David Butcher: Troubleshooting Intermittent X10 Performance

I use X10 controls to manage energy use in my home. I have my Linux system configured to send signals wirelessly through an X10 Firecracker to an X10 TM751 Transceiver Module. From there the X10 signals pass through the home wiring to control porch lights, appliances, the trickle charger on my Corbin Sparrow electric car, and our Christmas lights during the holidays.

For the most part - it works very well! However, occasionally, everything stops working. I blame the neighbors, the weather, the technology, and generally everything I can think of that might weaken or interfere with the signals. I even bought an ELK ESM1 X10 Signal Strength Meter to try to track down the signal and see how strong it was. Until today, I never determined what the pattern was - and therefore never completely solved it.

The breakthrough came today as I was trying once again to find out why the porch lights had not turned on automatically. I used the control pad that came with the Firecracker to turn them on and off manually, and still they refused to operate. Thinking that perhaps I should switch to a different house code to avoid potential interference, I turned one porch light switch to house code "I" - and it still did not turn on and off! I used the ELK meter to check outlets around the house and I discovered there was NO measurable signal. AHA! Perhaps the TM751 was dead.

I pulled out the TN751 and plugged it back in. To my surprise, a weak signal appeared. Slowly the light dawned. I use the TM751 alone to control the other systems. There is nothing plugged into the built-in socket. If the TM751 develops poor contacts with the socket, there are no telltale signs. That is exactly what had happened, and I suspect it has been the cause of intermittent performance I had been experiencing. I took the TM751 out one more time, and cleaned the plug prongs with MG Chemicals Super Contact Cleaner. The paper towel I used showed black residue - corrosion! - when I was done. I plugged the module back in, and tested the signal strength with the ELK meter. Excellent! back over 1 volt everywhere in the house. And sure enough, everything has worked perfectly ever since.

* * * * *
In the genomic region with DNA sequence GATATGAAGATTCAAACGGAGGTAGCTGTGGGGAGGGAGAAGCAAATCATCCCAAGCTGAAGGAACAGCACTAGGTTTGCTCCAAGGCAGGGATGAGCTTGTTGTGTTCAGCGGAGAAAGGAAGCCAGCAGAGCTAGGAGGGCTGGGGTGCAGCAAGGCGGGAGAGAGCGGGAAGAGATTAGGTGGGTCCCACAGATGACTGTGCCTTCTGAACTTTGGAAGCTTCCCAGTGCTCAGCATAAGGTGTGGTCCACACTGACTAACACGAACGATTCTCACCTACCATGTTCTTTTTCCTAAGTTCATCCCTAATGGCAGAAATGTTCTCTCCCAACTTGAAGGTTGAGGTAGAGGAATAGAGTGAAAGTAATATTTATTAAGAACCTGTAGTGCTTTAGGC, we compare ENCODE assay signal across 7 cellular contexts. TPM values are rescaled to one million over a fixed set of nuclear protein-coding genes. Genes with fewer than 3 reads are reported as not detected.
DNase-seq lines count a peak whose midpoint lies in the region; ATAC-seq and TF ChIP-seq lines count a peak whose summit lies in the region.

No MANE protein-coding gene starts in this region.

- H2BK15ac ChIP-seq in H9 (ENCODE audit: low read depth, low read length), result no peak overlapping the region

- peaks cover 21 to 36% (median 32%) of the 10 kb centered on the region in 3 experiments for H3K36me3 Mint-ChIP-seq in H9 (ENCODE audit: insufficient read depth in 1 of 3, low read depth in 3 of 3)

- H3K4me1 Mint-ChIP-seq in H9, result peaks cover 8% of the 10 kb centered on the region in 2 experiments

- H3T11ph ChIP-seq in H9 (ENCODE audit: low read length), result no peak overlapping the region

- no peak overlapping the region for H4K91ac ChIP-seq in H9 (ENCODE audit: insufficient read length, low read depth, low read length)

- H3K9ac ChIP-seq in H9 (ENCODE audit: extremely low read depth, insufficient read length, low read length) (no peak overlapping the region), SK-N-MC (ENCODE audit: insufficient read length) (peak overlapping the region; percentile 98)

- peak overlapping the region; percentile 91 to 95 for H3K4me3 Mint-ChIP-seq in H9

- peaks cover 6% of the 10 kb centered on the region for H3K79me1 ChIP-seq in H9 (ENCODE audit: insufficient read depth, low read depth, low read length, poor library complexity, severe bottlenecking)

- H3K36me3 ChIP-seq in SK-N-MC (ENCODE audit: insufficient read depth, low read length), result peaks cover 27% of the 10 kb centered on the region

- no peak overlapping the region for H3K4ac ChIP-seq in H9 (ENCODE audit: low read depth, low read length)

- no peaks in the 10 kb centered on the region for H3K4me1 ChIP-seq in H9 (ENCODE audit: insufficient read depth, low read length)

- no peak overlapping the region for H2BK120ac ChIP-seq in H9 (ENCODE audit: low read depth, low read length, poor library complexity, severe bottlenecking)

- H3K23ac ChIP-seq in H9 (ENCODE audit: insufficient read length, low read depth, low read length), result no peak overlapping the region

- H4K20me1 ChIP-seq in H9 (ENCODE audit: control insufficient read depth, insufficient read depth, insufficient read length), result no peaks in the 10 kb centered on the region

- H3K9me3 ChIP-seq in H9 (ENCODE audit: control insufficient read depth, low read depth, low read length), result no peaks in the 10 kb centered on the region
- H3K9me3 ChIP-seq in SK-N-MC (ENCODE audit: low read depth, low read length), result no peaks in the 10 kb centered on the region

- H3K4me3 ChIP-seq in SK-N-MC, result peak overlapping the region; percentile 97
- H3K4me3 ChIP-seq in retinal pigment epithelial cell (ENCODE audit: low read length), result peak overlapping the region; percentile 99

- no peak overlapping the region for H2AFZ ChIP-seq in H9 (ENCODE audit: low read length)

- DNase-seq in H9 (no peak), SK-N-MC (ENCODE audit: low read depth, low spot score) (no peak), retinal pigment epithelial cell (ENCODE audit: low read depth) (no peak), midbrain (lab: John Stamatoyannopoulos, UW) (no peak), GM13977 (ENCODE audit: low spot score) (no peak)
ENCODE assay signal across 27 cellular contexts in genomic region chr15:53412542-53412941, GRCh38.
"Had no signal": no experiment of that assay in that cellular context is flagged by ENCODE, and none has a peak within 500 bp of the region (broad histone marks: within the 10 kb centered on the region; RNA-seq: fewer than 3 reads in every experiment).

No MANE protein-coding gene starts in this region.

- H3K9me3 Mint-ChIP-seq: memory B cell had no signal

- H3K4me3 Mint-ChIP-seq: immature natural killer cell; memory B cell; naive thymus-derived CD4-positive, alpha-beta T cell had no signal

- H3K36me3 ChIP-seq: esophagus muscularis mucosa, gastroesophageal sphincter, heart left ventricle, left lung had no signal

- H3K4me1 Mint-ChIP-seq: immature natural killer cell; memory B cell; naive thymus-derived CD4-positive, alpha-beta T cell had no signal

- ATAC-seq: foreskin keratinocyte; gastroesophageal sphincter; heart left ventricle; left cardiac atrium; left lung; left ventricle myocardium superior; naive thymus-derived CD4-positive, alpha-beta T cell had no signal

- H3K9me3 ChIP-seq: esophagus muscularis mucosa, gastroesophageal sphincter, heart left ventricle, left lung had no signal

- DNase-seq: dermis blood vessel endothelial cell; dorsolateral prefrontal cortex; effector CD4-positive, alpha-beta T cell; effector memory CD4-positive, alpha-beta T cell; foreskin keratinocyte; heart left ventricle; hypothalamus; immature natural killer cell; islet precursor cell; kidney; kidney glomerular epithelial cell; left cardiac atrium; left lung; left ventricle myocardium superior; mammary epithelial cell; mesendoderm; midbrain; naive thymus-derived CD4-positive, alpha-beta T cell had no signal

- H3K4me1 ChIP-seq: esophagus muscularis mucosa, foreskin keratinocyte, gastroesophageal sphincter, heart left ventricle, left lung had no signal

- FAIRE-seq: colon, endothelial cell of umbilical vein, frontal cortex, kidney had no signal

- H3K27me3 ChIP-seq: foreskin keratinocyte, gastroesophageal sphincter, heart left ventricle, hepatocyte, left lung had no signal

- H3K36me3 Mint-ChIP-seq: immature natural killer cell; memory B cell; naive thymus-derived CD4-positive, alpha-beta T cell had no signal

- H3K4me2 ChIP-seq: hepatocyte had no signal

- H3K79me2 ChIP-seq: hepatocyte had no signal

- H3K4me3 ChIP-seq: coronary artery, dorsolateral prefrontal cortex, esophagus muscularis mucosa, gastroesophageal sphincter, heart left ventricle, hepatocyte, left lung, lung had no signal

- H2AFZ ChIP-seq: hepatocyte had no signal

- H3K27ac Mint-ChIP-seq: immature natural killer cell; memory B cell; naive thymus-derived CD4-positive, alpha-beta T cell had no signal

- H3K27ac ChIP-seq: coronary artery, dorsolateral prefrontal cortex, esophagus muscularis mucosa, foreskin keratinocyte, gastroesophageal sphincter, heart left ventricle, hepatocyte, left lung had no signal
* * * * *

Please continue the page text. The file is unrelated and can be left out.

When troubleshooting X10, don't overlook poor contacts between the modules and the wall outlets. With signal levels so low, even minor conductivity losses can cause the whole system to become unreliable, or fail completely.

Here is another interesting story from January, 2010. I recently bought several nice LED nightlights to replace the energy-wasting incandescents I had been using. I bought the new nightlights at Home Depot. They are AmerTac Model #71352 0.15 Watt (that compares well to the 4 Watt incandescent nightlight I replaced!).

I noticed after I installed them that some of my X10 modules stopped working. I tried unplugging them one by one and eventually discovered that when one of the new nightlights was plugged into a plug circuit that had X10 modules installed on it, the modules stopped working. When I unplugged the nightlight, the modules began to work again. This behavior was consistent.

The new nightlight was probably creating electrical "noise" that interfered with the X10 signals. I even discovered that moving the nightlight to one of the other plus in that circuit enabled the X10 modules to work again. The plug that seemed to cause the interference is an ordinary plug, not a GFCI. The moral of the story is: If your trusty X10 modules suddenly stop working after you add some new electric device, no matter how small, try unplugging the device to see if the problem goes away. Mine did!


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